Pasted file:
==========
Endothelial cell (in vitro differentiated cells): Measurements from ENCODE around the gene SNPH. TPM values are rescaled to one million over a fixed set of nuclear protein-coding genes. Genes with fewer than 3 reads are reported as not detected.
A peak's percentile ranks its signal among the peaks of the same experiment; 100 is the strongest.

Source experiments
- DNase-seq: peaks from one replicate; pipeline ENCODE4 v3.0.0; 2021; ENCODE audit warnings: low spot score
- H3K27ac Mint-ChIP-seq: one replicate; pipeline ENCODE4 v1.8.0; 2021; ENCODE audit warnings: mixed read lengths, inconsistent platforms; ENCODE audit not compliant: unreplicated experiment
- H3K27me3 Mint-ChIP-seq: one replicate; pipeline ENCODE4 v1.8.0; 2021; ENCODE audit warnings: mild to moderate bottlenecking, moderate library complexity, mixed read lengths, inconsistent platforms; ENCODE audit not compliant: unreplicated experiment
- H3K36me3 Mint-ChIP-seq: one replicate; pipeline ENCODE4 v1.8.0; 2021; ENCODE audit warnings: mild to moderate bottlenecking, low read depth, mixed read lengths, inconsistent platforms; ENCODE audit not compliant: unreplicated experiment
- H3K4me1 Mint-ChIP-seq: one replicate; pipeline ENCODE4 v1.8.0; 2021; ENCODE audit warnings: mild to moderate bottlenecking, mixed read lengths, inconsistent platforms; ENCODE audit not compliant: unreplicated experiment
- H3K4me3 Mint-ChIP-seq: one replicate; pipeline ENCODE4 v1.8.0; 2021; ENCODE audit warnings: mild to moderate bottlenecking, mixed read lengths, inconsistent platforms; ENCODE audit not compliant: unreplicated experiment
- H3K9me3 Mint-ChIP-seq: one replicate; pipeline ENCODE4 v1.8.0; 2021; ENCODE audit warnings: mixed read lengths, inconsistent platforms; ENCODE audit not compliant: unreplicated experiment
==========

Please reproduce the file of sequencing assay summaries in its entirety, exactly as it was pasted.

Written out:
Endothelial cell (in vitro differentiated cells): Measurements from ENCODE around the gene SNPH. TPM values are rescaled to one million over a fixed set of nuclear protein-coding genes. Genes with fewer than 3 reads are reported as not detected.
A peak's percentile ranks its signal among the peaks of the same experiment; 100 is the strongest.

Source experiments
- DNase-seq: peaks from one replicate; pipeline ENCODE4 v3.0.0; 2021; ENCODE audit warnings: low spot score
- H3K27ac Mint-ChIP-seq: one replicate; pipeline ENCODE4 v1.8.0; 2021; ENCODE audit warnings: mixed read lengths, inconsistent platforms; ENCODE audit not compliant: unreplicated experiment
- H3K27me3 Mint-ChIP-seq: one replicate; pipeline ENCODE4 v1.8.0; 2021; ENCODE audit warnings: mild to moderate bottlenecking, moderate library complexity, mixed read lengths, inconsistent platforms; ENCODE audit not compliant: unreplicated experiment
- H3K36me3 Mint-ChIP-seq: one replicate; pipeline ENCODE4 v1.8.0; 2021; ENCODE audit warnings: mild to moderate bottlenecking, low read depth, mixed read lengths, inconsistent platforms; ENCODE audit not compliant: unreplicated experiment
- H3K4me1 Mint-ChIP-seq: one replicate; pipeline ENCODE4 v1.8.0; 2021; ENCODE audit warnings: mild to moderate bottlenecking, mixed read lengths, inconsistent platforms; ENCODE audit not compliant: unreplicated experiment
- H3K4me3 Mint-ChIP-seq: one replicate; pipeline ENCODE4 v1.8.0; 2021; ENCODE audit warnings: mild to moderate bottlenecking, mixed read lengths, inconsistent platforms; ENCODE audit not compliant: unreplicated experiment
- H3K9me3 Mint-ChIP-seq: one replicate; pipeline ENCODE4 v1.8.0; 2021; ENCODE audit warnings: mixed read lengths, inconsistent platforms; ENCODE audit not compliant: unreplicated experiment